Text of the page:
Kidnapped only strengthened my impression that Huckleberry Finn is deeply flawed. What was Twain trying to achieve with his characters if not this? What do Twain’s admirers want to claim for him if not this? But put these authors side by side and tell me which is the more true. Stevenson takes the open-eyed, sensation-hungry worldview of a boy and lets its gaze occasionally pass over glimpses of depth, until a full adult world can be sensed looming; whereas Twain takes the jaundiced worldview of a cynical adult and tries to leaven it with dollops of childlike sensation, retrieved from a jar.
Alan Breck, David’s companion through most of the book, very much stands out as a an author’s subject, a project, a portrait bust. Stevenson set himself the task of painting a man on the page, the way a “high” author like Henry James would — but James would use 10,000 brush strokes and make the reader wait. Stevenson’s technique for character is of a piece with his technique for story: convey whatever a boy would take in, and when he would take it in; no more and no less. The individual strokes may seem broad, theatrical, but the balance of their combined placement is a really fine achievement. Alan’s vanity and resourcefulness and pettiness and generosity, Alan as big brother and Alan as foreigner, etc. etc. Long John Silver is a similar achievement, because he’s a similarly mixed bag, but he’s ultimately a character for Jim to overcome, whereas Alan is a character for David to embrace (with reservations), so his dimensionality is that much more significant to the reader. Television writers ought to study him. They ought to study Stevenson in general. This was “real art in a commercial mode” exactly in the way that the best TV is.
I found the ending very strongly affecting in the emotional truth of its abruptness. No winding down for form’s sake! Stevenson’s sincere feeling for the characters has guided him this far, and as soon as the feeling has crested, the story stops itself because it knows as well as you that what’s done is done. We reach a long-foreseen wistful inevitability… “and so it came to pass, and to yammer on about lesser things now would be in poor taste, so let’s stop.” The final sentences are superb, a hand-closing-the-storybook-at-the-end-of-the-Disney-movie gesture done as well as I can imagine it being done.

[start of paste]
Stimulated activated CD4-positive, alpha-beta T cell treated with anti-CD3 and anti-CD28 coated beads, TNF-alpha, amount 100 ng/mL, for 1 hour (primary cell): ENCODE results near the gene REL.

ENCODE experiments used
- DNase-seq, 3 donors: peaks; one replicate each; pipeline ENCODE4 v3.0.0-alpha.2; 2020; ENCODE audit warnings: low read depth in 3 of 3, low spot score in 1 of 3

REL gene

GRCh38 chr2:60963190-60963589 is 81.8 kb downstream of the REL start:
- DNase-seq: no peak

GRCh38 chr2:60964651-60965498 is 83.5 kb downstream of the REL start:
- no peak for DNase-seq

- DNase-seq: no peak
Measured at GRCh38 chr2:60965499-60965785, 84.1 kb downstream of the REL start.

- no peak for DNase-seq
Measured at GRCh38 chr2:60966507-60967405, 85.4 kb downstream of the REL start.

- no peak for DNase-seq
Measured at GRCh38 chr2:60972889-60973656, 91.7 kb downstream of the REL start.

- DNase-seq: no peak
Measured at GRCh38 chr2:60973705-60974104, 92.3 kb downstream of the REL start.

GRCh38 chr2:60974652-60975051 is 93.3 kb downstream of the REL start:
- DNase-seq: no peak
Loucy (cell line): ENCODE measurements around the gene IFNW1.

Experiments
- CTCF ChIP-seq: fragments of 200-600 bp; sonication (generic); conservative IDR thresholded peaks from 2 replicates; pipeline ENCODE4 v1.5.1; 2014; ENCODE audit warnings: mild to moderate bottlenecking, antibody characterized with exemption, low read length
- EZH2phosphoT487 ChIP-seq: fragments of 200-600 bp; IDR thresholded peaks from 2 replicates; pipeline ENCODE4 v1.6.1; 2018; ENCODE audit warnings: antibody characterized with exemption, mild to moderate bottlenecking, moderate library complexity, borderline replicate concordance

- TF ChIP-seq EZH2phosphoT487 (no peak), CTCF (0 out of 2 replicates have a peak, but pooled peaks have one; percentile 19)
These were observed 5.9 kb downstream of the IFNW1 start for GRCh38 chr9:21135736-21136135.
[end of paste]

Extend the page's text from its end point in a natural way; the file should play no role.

I’m sure this all sounds highly enthusiastic, so I must now admit: I probably wouldn’t have had the patience for this book as a child, because of all the time and attention given to Scottish ways and Scottish sights and Scottish lore and Scottish history and Scottish politics and all manner of Scottish color, for which I would have had no framework of interest. And even now it seems to me somewhat to the side of the book’s real strengths.
Plus I continue to find written-out dialect to be an aesthetic error, almost a vice. It’s a trap for writers: when you’re trying to turn human observation into words, it might seem like the purest expression of your art would be accurate transcription of the quirks of how people talk. But, alas, that’s nae the way! Wheesht, man! I cannae tell ye it any clearer! The difference between the narrator’s idiom and the idiom of the characters becomes a conspicuous gap, implicitly skeptical; it can’t help but make the author seem more aloof and the dialogue less immediate, and who needs that?
At least Stevenson’s indulgence is far milder than Twain. And to be fair, given the setting, some dialect was obviously inevitable. My distaste is just for stuff that feels like it goes beyond the inevitable, that excitedly pursues dialect as an end in itself. It’s something for which the printed word is intrinsically ill-suited and so should be handled with appropriate delicacy.
David becomes very ill at least three times, and dangerously exhausted several times as well; there is a definite emphasis on depicting the experience of mentally and physically compromised states. That’s the sort of thing of which Pincher Martin was composed almost exclusively — and I note a striking resemblance, perhaps more than coincidental, between that book and the episode here in which David is stranded on a tiny island (so he believes), sleeping on a stone, battered by the rain, and eating nauseating shellfish to survive.
For our excerpt I’ve decided to go with one of these sorts of passages; it’s the sturdy, eager fascination with hardship that I think is so distinctively healthy about this book. Here’s David immediately after having been konked on the head and, spoiler alert, kidnapped: